I'm leaving town until after the midterms and likely won't be able to fully follow the lead up and results. That means that this prediction is earlier than I would normally make it, and is going to miss some late developments. That said, midterms don't change on a dime...usually. THAT said, Georgia and Pennsylvania could very likely change on a dime. Also, there have been two trends to follow this summer, and that is unusual - they also go in opposite directions so the trend matters if it continues. So I'm going to give two Senate predictions: a right now one, and an if the trend continues one.
The Senate in a lot of ways comes down to a couple questions: Is 538's model better than prediction markets and what will the polling error be? Prediction markets seem to be explicitly factoring in a 3 to 4% Democrat bias in polls, which has been common lately. 538 doesn't explicitly take this into account, though their model results do favor R's more than polls, so some of that is there. At publishing time, 538 gives R's 42% chance of taking the Senate (and Nate Silver says his gut says toss-up). Predict It has R's at 65% chance and Iowa is waffling between 50/50 and very slight R favor.
The house is always a lighter prediction and I usually give myself + or - 5 on my seat number. I'll leave it at that but won't be disappointed if I'm off by a couple more. So:
The house: 247 republican seats plus or minus 5. If I miss this one, it is likely that I am too favorable for Democrats. See my Senate prediction for reasons why. I see no real plausible scenario where the D's keep the house (though it is possible - say 15% chance). If they do keep the house then my senate projection will be crap as well.
For the Senate, it comes down to 4 races. I think Ohio, North Carolina and Wisconsin are NOT in those 4. I think they are relatively safe wins for Republicans and if the R's lose any one or more of those the Senate is in Democrat hands, likely with an improved majority. I don't really see that happening but it is certainly not out of the question (say 25%). The races that will decide the balance of power are Pennsylvania, Georgia, Nevada and Arizona. If the R's lose PA they need 2 of the other three. If they hold PA, they need one. Georgia and Pennsylvania are the crazy races...two famous people competing against deeply flawed candidates.
Georgia: Warnock (the D) won in a runoff that was basically GIVEN to the D's by Trump's extremely bad strategy regarding stimulus checks (or intentionally throwing the election in a fit of temper - you just can't tell with trump). Warnock never should have stood a chance. Walker (the R) is famous, but also with a checkered past of accusations and recent abortion accusations (I won't go into those here). Adding to the intrigue, if neither candidate wins 50% we will see ANOTHER GA runoff, possibly for control of the Senate, just like in 2020. Never underestimate the R's ability to fuck up a runoff even though it is traditionally an easy win for them.
Pennsylvania: a TV shyster versus a man who recently had a stroke and won't disclose his medical records. I fully understand why he won't disclose them, since no matter what they say they will be used against him. This race highlights everything that is wrong with our two party cesspool. In a rational world, there would be a way to step back in this race and come up with a fair way of resolving these issues without the entire fate of the civilized world depending on whether a red or blue asshole wins this election.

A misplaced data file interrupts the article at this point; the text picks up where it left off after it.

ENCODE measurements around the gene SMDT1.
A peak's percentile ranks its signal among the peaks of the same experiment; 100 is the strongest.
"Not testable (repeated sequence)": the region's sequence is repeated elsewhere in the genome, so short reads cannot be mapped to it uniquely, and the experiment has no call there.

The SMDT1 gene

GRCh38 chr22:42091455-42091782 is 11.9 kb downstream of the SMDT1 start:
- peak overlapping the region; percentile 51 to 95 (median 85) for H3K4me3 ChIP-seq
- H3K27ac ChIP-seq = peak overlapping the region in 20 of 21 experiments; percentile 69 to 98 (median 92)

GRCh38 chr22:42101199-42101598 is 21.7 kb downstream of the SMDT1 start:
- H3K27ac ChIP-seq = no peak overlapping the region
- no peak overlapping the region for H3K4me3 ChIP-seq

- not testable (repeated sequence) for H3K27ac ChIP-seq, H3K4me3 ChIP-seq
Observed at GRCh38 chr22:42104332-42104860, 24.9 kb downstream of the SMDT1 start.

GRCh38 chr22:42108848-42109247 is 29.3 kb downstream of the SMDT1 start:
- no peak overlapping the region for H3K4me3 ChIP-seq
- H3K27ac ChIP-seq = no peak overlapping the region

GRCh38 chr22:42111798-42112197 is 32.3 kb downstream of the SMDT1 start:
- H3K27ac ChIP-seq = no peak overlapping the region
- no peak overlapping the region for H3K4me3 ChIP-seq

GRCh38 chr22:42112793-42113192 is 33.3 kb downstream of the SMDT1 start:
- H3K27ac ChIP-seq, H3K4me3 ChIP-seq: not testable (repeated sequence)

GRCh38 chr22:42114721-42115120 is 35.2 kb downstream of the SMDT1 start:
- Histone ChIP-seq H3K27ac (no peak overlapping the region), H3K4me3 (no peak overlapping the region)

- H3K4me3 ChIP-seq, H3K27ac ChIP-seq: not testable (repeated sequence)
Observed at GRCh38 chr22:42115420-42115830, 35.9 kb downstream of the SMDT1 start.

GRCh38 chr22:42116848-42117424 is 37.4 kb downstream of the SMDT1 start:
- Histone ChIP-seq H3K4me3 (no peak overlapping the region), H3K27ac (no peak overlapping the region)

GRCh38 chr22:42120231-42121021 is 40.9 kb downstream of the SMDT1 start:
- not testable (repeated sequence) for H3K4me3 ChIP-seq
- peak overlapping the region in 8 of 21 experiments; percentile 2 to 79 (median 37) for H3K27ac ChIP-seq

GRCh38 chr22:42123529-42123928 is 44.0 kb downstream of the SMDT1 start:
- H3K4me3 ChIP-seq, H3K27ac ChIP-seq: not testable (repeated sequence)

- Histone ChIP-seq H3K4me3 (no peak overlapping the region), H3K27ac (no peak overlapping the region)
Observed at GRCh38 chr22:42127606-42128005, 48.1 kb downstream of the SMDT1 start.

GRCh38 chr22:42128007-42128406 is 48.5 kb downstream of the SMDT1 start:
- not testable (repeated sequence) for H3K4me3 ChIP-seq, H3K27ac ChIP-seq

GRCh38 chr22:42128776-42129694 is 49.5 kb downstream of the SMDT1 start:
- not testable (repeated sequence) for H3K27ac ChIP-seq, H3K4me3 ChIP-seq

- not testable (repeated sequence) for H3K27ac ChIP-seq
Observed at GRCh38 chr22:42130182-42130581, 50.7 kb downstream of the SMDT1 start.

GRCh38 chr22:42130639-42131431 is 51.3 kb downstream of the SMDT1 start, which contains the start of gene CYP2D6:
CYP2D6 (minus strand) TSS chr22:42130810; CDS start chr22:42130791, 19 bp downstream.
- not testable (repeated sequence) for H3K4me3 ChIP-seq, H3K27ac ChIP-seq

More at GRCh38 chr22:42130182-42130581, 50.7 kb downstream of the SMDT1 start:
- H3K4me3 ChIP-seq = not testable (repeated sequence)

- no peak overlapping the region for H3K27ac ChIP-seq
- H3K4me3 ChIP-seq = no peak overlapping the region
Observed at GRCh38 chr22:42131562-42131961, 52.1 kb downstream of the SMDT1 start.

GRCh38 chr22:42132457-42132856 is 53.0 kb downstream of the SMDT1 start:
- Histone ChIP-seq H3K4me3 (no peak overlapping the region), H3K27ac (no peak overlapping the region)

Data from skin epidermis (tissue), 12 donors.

Nevada and Arizona are much more traditional Red/Blue battles, with Nevada slightly in R favor and AZ slightly in D favor. GA and PA are classic toss-ups, both could easily be impacted by late news events, though it is important to note that voting has already started in Georgia. Lots of early votes are being cast, which I traditionally think favors D's, but I am not so sure about that in GA.
So the NOW prediction: at the end of election night, there will be 50 seats in Republican hands and 49 seats in Democrat hands with Georgia going to a runoff. Recent history says D's are favored in a GA runoff but long history says R's are favored. I think Walker and Trump will find a way to fuck up the runoff while D's will be more disciplined and on message. BUT, inflation and economy will have time to get worse and this will favor R's. At the end of the year it will be 51 R seats and 49 D seats. I have exactly ZERO confidence in my runoff prediction.
Taking the long view, the D's over the summer defied normal mid term trends with a consistent improvement in their prospects for the Senate, reaching almost 80% chances of winning Senate per 538's model. Abortion rulings, legislative success, student loan forgiveness and falling gas prices all worked in D's favor. D's played the summer almost perfectly. But they shot their ammunition too soon. Trends have steadily drifted back in R's favor, with inflation, gas prices, immigration, mortgage rates and general dissatisfaction all working in the R's favor. I don't expect any serious relief in any of those areas, and, in fact expect the trend to get worse. The attitude of the country is not likely to improve in the next couple weeks. This all favors R's. A late Supreme Court decision or other major event could scupper this, but their best chance: The Court blocking Biden's student loan forgiveness just got eliminated by Amy denying a preliminary injunction. This surprised me. So, reading the tea leaves, if trends continue as they have, I see 53 R seats and 47 D seats. Obviously I have no idea if trends continue and this is NOT how I do election predictions So....
My official prediction is the 50/49 R/D with GA runoff and R's taking the runoff.